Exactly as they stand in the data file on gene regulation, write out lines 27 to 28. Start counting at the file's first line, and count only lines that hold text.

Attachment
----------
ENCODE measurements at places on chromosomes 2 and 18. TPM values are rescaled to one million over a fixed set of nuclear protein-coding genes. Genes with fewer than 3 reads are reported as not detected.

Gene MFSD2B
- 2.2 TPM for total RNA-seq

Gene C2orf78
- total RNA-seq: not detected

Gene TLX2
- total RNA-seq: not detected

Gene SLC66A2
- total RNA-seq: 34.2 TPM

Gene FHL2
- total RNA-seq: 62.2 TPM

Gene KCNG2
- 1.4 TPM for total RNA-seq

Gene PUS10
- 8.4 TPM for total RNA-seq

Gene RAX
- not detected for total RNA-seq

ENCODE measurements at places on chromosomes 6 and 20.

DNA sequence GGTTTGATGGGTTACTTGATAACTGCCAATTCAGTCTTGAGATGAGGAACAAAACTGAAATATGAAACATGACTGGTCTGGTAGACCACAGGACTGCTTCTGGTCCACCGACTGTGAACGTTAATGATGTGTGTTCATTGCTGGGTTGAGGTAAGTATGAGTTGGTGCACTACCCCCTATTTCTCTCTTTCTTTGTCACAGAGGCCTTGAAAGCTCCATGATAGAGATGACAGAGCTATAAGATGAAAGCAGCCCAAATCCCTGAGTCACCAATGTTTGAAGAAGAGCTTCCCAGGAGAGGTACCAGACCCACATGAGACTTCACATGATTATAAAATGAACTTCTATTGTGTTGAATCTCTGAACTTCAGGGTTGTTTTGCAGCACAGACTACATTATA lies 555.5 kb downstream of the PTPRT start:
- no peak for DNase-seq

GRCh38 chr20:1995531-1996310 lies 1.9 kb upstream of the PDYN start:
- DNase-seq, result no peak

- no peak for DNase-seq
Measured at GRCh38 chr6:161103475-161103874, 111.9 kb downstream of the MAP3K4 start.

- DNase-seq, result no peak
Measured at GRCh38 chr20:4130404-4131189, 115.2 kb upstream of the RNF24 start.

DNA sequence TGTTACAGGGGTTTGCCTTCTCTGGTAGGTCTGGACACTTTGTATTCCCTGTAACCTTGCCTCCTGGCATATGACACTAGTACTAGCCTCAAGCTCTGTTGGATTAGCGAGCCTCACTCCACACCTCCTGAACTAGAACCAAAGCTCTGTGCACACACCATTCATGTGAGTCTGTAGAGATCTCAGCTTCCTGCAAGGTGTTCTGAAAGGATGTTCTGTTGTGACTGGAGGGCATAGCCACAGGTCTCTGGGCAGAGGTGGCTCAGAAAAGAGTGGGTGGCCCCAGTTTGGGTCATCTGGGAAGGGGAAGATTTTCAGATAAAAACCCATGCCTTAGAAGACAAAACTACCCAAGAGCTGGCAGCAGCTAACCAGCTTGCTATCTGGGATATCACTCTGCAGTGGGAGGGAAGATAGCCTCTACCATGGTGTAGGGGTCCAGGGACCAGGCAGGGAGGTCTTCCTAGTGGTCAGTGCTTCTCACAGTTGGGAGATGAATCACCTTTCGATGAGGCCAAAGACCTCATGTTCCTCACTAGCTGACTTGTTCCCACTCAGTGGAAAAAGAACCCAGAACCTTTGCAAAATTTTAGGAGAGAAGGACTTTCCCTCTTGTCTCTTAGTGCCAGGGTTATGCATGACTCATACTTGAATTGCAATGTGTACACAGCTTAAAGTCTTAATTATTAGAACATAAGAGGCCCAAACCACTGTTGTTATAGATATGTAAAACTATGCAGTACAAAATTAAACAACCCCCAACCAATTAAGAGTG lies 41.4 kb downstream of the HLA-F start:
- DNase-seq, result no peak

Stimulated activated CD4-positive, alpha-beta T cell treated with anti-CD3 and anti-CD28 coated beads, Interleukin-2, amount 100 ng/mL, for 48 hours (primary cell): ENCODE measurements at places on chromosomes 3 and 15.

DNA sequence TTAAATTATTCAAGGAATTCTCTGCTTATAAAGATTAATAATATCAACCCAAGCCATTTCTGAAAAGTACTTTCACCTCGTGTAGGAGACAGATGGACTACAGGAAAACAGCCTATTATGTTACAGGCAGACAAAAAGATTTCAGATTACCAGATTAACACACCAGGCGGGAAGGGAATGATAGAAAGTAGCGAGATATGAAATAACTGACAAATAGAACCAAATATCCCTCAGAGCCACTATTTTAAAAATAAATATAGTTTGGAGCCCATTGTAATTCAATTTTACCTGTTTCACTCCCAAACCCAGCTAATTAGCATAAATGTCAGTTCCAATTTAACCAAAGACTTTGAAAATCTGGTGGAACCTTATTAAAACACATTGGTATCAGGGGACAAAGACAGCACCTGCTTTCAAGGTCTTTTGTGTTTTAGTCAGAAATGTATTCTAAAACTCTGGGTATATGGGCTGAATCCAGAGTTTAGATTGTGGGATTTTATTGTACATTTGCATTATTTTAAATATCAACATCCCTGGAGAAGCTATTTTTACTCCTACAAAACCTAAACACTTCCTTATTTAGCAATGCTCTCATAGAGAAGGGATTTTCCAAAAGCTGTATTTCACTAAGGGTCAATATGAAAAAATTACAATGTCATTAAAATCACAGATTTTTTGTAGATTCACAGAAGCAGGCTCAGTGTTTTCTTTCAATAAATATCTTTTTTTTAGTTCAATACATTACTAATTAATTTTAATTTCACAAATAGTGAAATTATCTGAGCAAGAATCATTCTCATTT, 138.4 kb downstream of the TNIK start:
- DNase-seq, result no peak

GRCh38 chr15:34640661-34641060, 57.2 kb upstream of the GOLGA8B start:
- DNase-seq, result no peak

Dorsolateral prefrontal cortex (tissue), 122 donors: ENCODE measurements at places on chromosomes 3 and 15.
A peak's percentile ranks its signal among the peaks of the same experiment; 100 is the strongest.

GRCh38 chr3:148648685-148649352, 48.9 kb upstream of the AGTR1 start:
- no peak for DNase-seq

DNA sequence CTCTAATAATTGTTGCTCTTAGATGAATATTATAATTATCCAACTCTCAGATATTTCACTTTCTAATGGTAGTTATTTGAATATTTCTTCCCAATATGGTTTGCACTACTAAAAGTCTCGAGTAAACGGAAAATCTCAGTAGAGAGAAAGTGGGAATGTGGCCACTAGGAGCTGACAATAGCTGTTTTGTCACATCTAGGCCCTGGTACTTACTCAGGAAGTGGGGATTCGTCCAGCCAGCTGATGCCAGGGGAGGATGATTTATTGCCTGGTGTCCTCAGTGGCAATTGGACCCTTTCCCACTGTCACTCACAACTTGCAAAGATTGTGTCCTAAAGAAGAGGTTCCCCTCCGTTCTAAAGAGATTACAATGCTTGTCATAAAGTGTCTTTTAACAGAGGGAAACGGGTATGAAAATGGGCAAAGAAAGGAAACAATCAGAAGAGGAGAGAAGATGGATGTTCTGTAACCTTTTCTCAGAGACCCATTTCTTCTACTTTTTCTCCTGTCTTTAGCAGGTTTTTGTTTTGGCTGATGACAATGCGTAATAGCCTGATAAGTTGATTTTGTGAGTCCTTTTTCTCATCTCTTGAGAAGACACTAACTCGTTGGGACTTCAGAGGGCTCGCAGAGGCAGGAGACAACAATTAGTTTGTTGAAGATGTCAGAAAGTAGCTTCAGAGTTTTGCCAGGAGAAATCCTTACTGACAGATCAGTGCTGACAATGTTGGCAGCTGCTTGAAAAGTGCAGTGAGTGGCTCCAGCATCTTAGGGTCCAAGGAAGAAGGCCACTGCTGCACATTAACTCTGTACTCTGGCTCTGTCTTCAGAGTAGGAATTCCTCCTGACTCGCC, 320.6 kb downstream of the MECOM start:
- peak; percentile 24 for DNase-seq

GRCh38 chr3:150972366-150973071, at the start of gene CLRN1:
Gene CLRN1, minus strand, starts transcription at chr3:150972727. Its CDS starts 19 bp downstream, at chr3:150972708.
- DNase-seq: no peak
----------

DNA sequence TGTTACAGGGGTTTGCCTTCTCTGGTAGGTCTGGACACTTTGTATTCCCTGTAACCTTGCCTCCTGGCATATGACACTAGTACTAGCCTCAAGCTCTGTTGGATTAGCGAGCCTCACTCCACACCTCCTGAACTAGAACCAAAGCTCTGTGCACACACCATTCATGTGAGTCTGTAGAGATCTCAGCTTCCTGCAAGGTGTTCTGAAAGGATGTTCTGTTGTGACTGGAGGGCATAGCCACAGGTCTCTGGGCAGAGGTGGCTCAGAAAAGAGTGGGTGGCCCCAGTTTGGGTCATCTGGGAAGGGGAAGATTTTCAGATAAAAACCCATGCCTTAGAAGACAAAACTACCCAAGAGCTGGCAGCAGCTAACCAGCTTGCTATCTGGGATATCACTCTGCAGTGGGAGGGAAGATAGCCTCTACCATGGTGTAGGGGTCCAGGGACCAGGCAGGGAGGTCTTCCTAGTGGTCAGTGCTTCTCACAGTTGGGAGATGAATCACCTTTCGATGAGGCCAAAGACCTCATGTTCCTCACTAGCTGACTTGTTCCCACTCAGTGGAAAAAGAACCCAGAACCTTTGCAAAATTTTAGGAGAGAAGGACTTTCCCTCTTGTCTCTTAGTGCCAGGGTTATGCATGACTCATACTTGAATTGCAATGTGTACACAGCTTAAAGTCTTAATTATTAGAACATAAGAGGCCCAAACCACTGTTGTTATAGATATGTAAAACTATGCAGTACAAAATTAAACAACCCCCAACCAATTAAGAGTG lies 41.4 kb downstream of the HLA-F start:
- DNase-seq, result no peak